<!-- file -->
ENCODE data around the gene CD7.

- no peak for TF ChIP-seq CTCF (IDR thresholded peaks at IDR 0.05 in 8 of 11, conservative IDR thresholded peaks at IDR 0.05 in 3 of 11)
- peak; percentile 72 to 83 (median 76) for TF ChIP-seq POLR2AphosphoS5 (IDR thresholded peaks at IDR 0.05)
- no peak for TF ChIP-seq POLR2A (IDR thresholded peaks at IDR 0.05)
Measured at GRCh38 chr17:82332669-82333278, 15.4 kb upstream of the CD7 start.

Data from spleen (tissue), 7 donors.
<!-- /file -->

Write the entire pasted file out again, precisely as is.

ENCODE data around the gene CD7.

- no peak for TF ChIP-seq CTCF (IDR thresholded peaks at IDR 0.05 in 8 of 11, conservative IDR thresholded peaks at IDR 0.05 in 3 of 11)
- peak; percentile 72 to 83 (median 76) for TF ChIP-seq POLR2AphosphoS5 (IDR thresholded peaks at IDR 0.05)
- no peak for TF ChIP-seq POLR2A (IDR thresholded peaks at IDR 0.05)
Measured at GRCh38 chr17:82332669-82333278, 15.4 kb upstream of the CD7 start.

Data from spleen (tissue), 7 donors.